On The Horizon 2019 - Page 22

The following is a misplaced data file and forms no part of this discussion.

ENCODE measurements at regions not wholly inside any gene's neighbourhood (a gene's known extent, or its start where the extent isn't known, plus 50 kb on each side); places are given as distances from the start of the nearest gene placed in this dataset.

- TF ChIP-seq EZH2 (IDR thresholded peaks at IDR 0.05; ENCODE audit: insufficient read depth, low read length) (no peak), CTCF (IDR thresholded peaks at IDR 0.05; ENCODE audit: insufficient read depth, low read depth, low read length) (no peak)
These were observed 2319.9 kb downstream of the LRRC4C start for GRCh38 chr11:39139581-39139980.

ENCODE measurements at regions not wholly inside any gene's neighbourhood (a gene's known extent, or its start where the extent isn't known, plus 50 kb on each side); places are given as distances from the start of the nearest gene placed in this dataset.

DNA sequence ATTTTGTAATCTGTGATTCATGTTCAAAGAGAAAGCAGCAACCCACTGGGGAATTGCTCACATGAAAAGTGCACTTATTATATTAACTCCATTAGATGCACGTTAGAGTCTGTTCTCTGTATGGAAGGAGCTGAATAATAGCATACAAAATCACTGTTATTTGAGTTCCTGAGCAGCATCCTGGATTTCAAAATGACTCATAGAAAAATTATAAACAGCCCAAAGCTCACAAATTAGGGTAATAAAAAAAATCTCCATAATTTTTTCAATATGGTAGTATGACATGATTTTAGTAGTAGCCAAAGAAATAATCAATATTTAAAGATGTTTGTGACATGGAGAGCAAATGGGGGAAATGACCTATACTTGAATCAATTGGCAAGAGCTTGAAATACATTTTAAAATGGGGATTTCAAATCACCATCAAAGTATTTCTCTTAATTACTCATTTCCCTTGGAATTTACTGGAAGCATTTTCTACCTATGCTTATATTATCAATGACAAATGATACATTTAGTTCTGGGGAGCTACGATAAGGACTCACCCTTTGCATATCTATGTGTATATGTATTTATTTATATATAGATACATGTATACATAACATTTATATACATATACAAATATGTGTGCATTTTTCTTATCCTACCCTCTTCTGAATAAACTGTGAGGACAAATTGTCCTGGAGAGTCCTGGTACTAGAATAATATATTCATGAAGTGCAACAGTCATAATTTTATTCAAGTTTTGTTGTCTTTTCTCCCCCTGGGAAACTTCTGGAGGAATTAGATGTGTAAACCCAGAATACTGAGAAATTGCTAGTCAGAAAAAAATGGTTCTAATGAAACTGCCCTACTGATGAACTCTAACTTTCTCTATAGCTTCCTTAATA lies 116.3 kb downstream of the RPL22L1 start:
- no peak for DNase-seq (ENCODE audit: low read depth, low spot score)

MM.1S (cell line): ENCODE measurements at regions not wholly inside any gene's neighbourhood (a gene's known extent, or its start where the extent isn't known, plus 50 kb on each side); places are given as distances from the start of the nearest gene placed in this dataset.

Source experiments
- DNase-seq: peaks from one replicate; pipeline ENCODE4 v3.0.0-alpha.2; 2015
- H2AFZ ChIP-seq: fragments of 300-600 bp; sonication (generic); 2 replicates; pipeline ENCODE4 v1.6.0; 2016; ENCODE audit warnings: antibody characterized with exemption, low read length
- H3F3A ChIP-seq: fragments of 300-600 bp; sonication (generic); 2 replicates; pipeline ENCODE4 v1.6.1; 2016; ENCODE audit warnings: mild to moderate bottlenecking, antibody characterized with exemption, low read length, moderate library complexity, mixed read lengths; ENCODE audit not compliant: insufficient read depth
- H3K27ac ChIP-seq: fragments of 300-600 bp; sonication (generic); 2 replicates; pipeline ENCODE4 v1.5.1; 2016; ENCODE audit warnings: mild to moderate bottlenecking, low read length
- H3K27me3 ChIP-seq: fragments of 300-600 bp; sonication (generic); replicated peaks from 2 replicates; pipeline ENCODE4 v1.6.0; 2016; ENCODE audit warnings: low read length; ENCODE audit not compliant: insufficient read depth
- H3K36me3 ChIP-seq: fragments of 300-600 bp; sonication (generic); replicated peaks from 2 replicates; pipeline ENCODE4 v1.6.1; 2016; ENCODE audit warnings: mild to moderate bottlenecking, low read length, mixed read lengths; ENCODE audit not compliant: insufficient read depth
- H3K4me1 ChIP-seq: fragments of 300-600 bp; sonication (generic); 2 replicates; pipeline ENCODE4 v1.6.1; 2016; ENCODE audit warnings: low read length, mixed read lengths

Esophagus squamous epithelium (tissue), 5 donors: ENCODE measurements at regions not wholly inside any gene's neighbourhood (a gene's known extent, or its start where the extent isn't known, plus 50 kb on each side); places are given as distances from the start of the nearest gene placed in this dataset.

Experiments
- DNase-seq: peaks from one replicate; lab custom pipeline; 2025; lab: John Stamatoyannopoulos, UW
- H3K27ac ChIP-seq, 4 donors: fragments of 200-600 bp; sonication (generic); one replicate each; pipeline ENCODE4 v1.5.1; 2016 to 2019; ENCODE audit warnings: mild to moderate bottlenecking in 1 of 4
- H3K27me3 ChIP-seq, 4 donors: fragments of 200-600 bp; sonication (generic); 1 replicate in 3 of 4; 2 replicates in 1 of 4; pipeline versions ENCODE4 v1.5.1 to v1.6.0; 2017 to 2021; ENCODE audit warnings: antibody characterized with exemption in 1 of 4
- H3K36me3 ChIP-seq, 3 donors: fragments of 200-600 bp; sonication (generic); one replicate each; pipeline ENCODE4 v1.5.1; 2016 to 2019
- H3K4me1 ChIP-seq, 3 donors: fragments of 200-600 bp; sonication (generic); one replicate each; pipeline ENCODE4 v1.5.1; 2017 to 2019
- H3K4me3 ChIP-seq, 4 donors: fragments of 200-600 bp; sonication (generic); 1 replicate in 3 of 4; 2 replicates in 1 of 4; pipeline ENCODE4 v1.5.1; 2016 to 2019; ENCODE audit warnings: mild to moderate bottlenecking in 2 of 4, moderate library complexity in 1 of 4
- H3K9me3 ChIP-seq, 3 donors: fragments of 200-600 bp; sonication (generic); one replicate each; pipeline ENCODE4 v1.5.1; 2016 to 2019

STORY BY LANDON FISHER HEATH OFFICIALS: ‘NOT JUST SITTING BACK’ RAPIDLY EXPANDING CITY TAKING AN INTENTIONAL APPROACH TO GROWTH I t wasn’t long ago that the City of Heath was in a position very similar to that of McLendon-Chisholm today. Before the construction of Rock- wall-Heath High School in 2007 really kicked things off, the city had very few businesses to speak of other than a few hole-in-the wall restaurants and one much-beloved corner store and gas sta- tion (still affectionately referred to as “the Mobil” by those who can remem- ber when it was such). Since then, the city has seen a rapidly increasing interest in business devel- opment, mirroring its rapid population climb and a number of new housing developments, drawn by a high quality of life and some of the newest schools Rockwall ISD has to offer in RHHS and Linda Lyon elementary school. But the city has also taken an inten- tionally judicious approach to what businesses have and will call Heath their home, and so far, that approach is working well. “The city has grown a lot and it will keep growing – that’s inevitable,” said Vicki Wallace Alexander, vice president of the Heath Economic Development Corporation. “But the city sees it as an opportunity to be involved in recruiting the kinds of businesses and develop- ments that the residents of Heath want to see, and that will increase quality of life for everyone.” An early player in the modernization of Heath’s base of business develop- ments was a CVS convenience story, centrally located between the high CONTINUED ON NEXT PAGE Heath’s Rush Creek Yacht Club hosted the Junior NAC and the NAC sailing competition last year. 22 On the Horizon SPRING 2019